The holidays are here and the nation's airports are busier than ever -- thousands of airplanes taking off and landing. Passengers and people living around airports are reminded that the airplane is not the quietest mode of transportation; certainly not as quiet as a sleigh pulled by eight tiny reindeer.
Fear not, because even while travelers are heading home, NASA continues working with others in industry and academia on technologies that will create a more silent night (and day) around airports.
One of the most recent noise-reducing technologies shepherded through the research process by NASA and now making a difference on commercial jet engines is chevrons.
Chevrons are the sawtooth pattern seen on the trailing edges of some jet engine nozzles. As hot air from the engine core mixes with cooler air blowing through the engine fan, the shaped edges serve to smooth the mixing, which reduces turbulence that creates noise.
"Successes like chevrons are the result of a lot of different, hard-working people and are the result of a lot of very small efforts that all come together, often across many scientific disciplines," said James Bridges, the associate principal investigator responsible for coordinating aircraft noise research at NASA.
The new Boeing 787 is among the most modern jets relying on chevrons to reduce engine noise levels. It sports chevrons on the nacelles, or fan housings. The Boeing 747-8 has chevrons on both the nacelles and inner core engine nozzles.
At first glance chevrons appear to be an elegant solution, but the simplistic-looking design masks years of experimentation that relied on an ever-evolving set of research tools to correct mistakes along the way.
"Early on, we didn't have the advanced diagnostics, instrumentation and insight to know what we had done to make it worse instead of better," Bridges said. "You have an idea and then you cut out a piece of metal and try it. Sometimes the kernel of the idea might have worked out, but the way you did it wound up causing more noise."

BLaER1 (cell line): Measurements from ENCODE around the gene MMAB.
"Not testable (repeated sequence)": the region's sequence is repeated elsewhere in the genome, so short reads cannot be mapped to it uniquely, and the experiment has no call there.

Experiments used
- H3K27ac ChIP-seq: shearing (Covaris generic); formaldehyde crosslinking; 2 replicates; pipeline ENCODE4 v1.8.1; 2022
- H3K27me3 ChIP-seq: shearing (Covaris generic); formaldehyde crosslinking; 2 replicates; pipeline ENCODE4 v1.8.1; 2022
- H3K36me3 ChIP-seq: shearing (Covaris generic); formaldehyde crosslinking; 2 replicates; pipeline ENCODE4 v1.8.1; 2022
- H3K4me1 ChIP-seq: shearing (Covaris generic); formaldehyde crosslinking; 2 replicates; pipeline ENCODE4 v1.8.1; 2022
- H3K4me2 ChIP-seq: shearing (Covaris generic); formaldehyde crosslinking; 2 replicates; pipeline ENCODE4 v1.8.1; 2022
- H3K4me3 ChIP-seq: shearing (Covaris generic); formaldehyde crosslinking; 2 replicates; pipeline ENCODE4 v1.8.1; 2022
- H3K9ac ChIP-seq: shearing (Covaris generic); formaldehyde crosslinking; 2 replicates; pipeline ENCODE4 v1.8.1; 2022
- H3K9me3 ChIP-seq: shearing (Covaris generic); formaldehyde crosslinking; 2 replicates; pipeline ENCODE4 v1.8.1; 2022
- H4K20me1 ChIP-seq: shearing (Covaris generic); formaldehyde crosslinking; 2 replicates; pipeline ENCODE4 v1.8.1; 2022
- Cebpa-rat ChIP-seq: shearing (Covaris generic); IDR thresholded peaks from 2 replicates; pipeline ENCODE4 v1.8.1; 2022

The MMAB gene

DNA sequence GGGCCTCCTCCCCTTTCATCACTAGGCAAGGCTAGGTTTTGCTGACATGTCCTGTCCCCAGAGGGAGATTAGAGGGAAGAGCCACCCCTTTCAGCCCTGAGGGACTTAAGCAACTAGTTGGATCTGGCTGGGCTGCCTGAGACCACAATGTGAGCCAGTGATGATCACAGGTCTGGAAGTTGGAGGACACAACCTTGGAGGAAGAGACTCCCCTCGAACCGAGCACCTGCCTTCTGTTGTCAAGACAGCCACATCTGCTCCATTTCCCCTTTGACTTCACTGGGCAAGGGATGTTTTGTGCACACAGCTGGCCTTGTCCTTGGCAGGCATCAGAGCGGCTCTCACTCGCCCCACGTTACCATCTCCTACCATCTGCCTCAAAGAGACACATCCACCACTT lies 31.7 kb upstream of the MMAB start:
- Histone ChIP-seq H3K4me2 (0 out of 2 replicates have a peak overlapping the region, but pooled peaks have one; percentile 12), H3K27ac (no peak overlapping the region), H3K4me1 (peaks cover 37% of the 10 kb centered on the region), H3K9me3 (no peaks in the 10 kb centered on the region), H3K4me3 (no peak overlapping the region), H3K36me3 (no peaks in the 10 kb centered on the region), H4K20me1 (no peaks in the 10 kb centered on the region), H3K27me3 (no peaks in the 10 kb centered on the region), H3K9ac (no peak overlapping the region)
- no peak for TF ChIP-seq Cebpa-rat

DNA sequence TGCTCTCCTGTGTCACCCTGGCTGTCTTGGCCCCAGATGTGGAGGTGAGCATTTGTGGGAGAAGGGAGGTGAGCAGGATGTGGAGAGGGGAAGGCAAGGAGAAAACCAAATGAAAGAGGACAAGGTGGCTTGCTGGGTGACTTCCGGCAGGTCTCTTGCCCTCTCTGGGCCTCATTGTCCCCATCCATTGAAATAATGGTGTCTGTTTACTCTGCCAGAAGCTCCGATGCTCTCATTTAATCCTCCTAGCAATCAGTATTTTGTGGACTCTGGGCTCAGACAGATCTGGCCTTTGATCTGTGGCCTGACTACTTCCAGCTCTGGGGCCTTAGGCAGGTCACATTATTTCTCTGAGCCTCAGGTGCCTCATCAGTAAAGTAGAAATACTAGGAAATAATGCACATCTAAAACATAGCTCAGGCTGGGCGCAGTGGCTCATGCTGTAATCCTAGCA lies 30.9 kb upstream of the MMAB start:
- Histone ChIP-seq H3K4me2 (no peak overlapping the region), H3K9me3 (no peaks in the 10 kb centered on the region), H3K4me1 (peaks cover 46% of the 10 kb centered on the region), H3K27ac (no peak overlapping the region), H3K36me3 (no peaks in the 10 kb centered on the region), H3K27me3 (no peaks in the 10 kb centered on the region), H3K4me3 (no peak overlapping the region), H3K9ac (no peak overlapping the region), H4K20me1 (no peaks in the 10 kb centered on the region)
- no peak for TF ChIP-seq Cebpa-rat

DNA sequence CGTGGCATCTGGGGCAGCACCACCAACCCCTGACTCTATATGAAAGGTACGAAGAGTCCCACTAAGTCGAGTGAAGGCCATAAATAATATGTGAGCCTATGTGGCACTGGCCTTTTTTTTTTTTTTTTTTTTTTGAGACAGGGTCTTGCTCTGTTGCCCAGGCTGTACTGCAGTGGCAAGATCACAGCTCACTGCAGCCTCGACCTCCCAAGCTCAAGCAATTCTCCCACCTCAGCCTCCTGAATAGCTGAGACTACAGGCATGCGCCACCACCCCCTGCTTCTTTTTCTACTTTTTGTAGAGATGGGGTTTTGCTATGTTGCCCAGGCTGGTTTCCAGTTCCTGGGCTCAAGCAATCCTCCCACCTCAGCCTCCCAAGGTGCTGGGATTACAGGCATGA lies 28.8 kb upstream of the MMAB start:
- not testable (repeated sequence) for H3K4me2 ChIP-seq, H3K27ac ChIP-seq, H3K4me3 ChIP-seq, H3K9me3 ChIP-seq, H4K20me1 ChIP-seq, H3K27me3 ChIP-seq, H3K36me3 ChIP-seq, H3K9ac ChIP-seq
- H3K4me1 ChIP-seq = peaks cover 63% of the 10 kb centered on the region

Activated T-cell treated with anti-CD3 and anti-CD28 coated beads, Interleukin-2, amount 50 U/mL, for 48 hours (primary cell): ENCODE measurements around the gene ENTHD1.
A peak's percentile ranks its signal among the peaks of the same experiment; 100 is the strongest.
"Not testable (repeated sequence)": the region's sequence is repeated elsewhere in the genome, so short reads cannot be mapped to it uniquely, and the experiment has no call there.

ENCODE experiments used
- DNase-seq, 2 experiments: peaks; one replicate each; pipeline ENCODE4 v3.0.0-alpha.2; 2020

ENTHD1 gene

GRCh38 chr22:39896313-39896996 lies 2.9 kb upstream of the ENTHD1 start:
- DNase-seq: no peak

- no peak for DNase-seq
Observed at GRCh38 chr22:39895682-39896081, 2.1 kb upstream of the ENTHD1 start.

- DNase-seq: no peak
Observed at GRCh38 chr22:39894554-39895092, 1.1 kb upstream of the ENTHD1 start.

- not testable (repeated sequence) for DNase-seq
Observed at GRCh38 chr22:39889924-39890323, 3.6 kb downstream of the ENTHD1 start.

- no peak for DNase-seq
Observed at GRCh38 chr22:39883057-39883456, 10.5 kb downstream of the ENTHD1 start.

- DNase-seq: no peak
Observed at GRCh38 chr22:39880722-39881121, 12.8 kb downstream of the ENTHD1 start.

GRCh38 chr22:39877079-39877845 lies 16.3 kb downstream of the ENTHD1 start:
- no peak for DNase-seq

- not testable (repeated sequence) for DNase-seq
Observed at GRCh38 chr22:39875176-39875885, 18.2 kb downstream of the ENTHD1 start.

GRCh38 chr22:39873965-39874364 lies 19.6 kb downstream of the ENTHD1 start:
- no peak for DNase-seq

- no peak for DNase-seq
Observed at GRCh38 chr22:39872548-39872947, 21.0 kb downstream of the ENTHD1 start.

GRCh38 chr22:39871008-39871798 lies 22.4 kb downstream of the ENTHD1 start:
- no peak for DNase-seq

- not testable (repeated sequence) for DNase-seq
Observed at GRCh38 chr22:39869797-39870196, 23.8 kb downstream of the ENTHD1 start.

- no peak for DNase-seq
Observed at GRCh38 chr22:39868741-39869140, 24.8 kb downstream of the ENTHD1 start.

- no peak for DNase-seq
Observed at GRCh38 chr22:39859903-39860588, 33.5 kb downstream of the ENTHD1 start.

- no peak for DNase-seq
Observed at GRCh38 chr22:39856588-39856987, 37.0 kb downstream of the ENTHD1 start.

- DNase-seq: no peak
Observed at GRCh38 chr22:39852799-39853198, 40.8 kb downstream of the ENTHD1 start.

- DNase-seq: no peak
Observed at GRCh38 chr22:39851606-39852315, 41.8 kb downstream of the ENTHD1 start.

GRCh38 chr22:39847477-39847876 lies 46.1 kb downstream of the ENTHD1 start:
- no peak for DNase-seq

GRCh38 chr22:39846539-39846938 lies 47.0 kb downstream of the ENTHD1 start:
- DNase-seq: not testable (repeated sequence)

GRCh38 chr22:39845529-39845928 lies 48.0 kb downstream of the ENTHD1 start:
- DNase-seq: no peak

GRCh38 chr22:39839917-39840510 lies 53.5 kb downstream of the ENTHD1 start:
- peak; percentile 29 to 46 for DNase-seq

NASA is exploring another noise-reducing technology -- this one for helicopters -- that is going through a process of discovery similar to that for the chevron.
Helicopters are notoriously loud because of the turbulence caused by their blades spinning through the air. Before specific solutions can be tested, NASA must first collect data on how the rotor blades interact with air under a variety of operating conditions. A series of tests to do that were conducted on a UH-60A Blackhawk helicopter rotor in a NASA wind tunnel from January to May 2010.
But even before the tests could be run, new techniques for making measurements over the large area covered by the whirling blades had to be invented and tested. Three different data-gathering methods using lasers, light and high-speed photography were modified for use in the wind tunnel.
It's exactly this kind of methodic, detailed effort -- where a critical measurement may first require thorough tests to make sure the data collection is even possible -- that defines the foundational research necessary to solve the problems of flight in general, and noise in particular, Bridges said.
"Until somebody works on the details that make the measurement work or validates the computer code in the first place, we wouldn't realize the insights we need to make progress," Bridges said.
"Sometimes it's hard to make a direct connection between all of this preliminary work and the ultimate goal," he said, "but when you have enough of these things going you will have breakthroughs and successes."
Noise reduction research is just one of several key investigations underway by NASA's Aeronautics Research Mission Directorate in Washington. These include efforts to improve the intrinsic safety of current and future aircraft, to improve air traffic control procedures for the Next Generation Air Transportation System, and to develop technologies that will enable more fuel efficient aircraft with reduced emissions.
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